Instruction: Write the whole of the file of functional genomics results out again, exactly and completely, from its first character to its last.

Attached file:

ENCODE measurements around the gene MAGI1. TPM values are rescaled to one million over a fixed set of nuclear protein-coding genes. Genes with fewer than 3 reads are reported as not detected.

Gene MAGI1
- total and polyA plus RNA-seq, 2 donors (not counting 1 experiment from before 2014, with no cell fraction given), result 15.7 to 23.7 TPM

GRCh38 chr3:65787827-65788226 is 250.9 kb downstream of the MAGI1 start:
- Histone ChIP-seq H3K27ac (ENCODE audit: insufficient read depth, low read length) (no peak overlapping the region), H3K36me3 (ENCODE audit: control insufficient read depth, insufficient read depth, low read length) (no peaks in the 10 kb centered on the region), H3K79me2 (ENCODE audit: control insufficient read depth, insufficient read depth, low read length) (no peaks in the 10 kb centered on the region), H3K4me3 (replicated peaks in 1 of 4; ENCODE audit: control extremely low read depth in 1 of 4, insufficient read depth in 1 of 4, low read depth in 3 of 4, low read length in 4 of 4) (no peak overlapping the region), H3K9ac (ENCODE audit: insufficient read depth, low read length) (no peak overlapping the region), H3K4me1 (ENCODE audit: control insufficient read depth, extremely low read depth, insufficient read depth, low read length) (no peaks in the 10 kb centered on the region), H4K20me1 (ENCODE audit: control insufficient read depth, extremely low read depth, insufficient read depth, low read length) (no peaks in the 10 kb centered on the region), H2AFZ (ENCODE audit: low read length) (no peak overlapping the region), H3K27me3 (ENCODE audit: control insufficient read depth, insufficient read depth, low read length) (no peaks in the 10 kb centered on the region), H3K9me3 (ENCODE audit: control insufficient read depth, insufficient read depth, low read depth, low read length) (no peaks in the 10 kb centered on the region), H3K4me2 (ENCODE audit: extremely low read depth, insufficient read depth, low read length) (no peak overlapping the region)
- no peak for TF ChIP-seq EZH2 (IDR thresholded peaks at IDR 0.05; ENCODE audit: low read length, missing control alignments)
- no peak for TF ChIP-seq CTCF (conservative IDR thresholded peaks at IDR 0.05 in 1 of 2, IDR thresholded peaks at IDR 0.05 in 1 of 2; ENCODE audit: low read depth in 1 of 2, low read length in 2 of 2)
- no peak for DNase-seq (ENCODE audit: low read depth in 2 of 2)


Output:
ENCODE measurements around the gene MAGI1. TPM values are rescaled to one million over a fixed set of nuclear protein-coding genes. Genes with fewer than 3 reads are reported as not detected.

Gene MAGI1
- total and polyA plus RNA-seq, 2 donors (not counting 1 experiment from before 2014, with no cell fraction given), result 15.7 to 23.7 TPM

GRCh38 chr3:65787827-65788226 is 250.9 kb downstream of the MAGI1 start:
- Histone ChIP-seq H3K27ac (ENCODE audit: insufficient read depth, low read length) (no peak overlapping the region), H3K36me3 (ENCODE audit: control insufficient read depth, insufficient read depth, low read length) (no peaks in the 10 kb centered on the region), H3K79me2 (ENCODE audit: control insufficient read depth, insufficient read depth, low read length) (no peaks in the 10 kb centered on the region), H3K4me3 (replicated peaks in 1 of 4; ENCODE audit: control extremely low read depth in 1 of 4, insufficient read depth in 1 of 4, low read depth in 3 of 4, low read length in 4 of 4) (no peak overlapping the region), H3K9ac (ENCODE audit: insufficient read depth, low read length) (no peak overlapping the region), H3K4me1 (ENCODE audit: control insufficient read depth, extremely low read depth, insufficient read depth, low read length) (no peaks in the 10 kb centered on the region), H4K20me1 (ENCODE audit: control insufficient read depth, extremely low read depth, insufficient read depth, low read length) (no peaks in the 10 kb centered on the region), H2AFZ (ENCODE audit: low read length) (no peak overlapping the region), H3K27me3 (ENCODE audit: control insufficient read depth, insufficient read depth, low read length) (no peaks in the 10 kb centered on the region), H3K9me3 (ENCODE audit: control insufficient read depth, insufficient read depth, low read depth, low read length) (no peaks in the 10 kb centered on the region), H3K4me2 (ENCODE audit: extremely low read depth, insufficient read depth, low read length) (no peak overlapping the region)
- no peak for TF ChIP-seq EZH2 (IDR thresholded peaks at IDR 0.05; ENCODE audit: low read length, missing control alignments)
- no peak for TF ChIP-seq CTCF (conservative IDR thresholded peaks at IDR 0.05 in 1 of 2, IDR thresholded peaks at IDR 0.05 in 1 of 2; ENCODE audit: low read depth in 1 of 2, low read length in 2 of 2)
- no peak for DNase-seq (ENCODE audit: low read depth in 2 of 2)